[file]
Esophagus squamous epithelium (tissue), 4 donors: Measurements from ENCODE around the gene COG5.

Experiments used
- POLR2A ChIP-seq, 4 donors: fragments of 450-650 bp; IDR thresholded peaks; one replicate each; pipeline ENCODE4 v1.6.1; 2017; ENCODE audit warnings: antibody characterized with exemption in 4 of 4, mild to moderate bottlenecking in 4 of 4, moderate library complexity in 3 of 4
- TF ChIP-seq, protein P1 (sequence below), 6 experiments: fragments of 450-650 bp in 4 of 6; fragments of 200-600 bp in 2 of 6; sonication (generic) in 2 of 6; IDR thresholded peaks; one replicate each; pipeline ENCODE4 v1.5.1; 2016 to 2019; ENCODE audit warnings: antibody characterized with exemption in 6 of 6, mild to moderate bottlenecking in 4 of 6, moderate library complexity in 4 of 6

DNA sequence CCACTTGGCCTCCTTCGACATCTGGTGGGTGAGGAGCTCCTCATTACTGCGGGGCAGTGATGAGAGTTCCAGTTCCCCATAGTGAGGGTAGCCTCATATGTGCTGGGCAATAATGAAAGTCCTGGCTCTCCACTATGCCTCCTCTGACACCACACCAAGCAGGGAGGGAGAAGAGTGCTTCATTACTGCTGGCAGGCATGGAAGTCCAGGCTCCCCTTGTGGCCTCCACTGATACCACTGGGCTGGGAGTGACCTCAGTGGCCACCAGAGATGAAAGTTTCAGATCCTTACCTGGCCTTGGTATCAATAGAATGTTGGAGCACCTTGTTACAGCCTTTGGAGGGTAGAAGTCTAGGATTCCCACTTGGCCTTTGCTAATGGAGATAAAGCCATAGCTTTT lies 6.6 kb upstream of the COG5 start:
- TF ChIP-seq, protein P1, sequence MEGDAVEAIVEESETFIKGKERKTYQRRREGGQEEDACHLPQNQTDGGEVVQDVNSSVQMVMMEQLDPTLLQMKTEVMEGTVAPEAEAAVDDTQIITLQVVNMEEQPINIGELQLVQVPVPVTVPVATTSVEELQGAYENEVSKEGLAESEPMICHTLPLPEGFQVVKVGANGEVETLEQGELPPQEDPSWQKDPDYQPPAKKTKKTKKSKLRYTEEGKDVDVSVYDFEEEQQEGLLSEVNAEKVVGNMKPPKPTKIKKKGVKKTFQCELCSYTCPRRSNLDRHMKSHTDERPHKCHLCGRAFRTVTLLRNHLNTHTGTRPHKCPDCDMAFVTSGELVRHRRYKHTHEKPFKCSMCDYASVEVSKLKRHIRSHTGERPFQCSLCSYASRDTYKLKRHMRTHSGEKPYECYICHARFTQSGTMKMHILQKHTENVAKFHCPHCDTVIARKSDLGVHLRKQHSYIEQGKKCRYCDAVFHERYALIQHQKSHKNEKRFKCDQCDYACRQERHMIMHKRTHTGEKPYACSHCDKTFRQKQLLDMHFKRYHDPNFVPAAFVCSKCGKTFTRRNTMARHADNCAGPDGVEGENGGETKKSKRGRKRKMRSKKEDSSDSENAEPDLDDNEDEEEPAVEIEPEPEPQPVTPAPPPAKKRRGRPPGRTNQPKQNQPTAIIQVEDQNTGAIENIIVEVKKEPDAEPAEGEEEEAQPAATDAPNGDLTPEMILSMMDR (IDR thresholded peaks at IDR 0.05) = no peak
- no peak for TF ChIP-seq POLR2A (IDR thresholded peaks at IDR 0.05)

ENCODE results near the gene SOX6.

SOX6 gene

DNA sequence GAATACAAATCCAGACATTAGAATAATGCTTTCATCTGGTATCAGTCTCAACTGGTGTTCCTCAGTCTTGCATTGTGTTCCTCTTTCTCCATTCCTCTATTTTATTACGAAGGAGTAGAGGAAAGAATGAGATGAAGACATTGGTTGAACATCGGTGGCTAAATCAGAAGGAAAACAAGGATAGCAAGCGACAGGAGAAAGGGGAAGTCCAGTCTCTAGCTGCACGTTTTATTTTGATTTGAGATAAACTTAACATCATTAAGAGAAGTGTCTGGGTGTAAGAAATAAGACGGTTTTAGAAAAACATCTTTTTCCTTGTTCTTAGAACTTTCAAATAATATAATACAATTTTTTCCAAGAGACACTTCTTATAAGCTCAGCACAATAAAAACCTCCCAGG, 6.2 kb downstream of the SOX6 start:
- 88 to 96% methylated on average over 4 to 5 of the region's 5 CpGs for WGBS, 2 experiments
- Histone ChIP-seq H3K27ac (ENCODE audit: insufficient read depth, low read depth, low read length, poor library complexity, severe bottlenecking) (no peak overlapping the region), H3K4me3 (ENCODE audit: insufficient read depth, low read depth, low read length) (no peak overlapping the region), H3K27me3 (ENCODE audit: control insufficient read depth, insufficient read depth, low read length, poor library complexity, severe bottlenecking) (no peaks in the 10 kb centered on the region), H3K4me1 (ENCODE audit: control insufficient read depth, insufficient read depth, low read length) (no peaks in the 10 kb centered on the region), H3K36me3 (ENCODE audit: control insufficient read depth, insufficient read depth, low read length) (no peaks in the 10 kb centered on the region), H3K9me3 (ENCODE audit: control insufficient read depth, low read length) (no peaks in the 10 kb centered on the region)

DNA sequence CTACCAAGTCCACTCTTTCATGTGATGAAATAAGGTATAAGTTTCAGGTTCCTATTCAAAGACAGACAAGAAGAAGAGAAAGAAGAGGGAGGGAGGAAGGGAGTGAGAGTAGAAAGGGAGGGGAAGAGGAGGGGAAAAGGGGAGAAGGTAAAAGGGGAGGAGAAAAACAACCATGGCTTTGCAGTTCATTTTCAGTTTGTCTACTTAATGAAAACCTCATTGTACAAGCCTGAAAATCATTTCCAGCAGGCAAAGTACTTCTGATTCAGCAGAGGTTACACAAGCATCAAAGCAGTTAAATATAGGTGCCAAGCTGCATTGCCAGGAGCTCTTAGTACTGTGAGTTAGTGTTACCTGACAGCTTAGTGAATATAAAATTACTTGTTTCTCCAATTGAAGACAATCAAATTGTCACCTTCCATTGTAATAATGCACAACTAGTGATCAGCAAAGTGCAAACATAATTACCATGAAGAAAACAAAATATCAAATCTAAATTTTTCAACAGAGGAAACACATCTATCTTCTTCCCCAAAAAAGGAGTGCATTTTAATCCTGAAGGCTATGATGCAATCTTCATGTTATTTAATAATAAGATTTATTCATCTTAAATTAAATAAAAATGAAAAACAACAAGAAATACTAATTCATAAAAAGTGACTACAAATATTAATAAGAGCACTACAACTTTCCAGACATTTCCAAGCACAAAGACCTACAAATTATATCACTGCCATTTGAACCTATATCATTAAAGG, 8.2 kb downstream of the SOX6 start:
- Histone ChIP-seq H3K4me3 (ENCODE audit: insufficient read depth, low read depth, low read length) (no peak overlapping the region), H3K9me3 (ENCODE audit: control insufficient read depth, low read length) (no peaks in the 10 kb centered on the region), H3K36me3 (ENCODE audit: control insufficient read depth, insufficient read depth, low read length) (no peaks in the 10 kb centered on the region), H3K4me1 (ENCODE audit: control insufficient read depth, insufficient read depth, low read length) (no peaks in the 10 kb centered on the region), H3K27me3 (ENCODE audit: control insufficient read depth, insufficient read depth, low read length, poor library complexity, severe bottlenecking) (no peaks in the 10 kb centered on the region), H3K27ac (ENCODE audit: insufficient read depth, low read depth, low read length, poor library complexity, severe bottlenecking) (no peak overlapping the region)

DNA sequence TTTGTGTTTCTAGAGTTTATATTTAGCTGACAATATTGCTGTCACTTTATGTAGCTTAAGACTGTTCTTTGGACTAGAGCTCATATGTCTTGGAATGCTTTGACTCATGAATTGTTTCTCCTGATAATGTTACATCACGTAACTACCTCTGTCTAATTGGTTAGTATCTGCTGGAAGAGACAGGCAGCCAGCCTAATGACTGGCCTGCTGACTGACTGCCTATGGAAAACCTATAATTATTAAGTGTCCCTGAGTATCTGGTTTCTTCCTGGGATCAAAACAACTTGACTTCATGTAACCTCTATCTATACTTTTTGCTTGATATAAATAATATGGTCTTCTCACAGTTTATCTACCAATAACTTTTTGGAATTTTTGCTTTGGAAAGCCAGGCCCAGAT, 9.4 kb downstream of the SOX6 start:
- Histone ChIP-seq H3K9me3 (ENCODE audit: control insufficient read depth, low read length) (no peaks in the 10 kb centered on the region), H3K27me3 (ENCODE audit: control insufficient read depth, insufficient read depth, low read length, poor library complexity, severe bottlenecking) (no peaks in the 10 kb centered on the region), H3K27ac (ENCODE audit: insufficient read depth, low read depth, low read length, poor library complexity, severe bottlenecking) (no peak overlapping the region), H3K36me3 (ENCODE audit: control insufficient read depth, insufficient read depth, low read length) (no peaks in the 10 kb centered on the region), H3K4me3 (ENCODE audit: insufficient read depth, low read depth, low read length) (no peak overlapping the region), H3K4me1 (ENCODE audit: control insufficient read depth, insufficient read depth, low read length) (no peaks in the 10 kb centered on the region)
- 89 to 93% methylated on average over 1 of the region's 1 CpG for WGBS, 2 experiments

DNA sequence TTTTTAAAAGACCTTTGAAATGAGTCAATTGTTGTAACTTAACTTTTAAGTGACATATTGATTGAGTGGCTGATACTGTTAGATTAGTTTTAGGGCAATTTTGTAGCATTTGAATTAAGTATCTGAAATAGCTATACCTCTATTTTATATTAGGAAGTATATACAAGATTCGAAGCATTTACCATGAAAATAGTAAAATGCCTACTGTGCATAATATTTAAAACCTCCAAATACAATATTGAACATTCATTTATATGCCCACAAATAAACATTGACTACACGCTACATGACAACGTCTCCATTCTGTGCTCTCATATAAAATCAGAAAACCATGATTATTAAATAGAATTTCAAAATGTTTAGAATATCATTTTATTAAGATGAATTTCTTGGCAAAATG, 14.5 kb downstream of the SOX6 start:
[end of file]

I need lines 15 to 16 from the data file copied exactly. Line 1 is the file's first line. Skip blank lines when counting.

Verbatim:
DNA sequence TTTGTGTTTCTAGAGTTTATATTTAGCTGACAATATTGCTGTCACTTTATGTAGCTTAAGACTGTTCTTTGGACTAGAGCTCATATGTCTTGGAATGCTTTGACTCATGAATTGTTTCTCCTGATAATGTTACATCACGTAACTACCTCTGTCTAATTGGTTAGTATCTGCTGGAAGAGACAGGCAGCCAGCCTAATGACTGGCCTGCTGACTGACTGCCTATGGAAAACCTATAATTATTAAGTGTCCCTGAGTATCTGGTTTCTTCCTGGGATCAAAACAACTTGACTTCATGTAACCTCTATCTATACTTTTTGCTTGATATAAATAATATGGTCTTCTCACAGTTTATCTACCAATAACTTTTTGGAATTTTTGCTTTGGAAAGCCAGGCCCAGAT, 9.4 kb downstream of the SOX6 start:
- Histone ChIP-seq H3K9me3 (ENCODE audit: control insufficient read depth, low read length) (no peaks in the 10 kb centered on the region), H3K27me3 (ENCODE audit: control insufficient read depth, insufficient read depth, low read length, poor library complexity, severe bottlenecking) (no peaks in the 10 kb centered on the region), H3K27ac (ENCODE audit: insufficient read depth, low read depth, low read length, poor library complexity, severe bottlenecking) (no peak overlapping the region), H3K36me3 (ENCODE audit: control insufficient read depth, insufficient read depth, low read length) (no peaks in the 10 kb centered on the region), H3K4me3 (ENCODE audit: insufficient read depth, low read depth, low read length) (no peak overlapping the region), H3K4me1 (ENCODE audit: control insufficient read depth, insufficient read depth, low read length) (no peaks in the 10 kb centered on the region)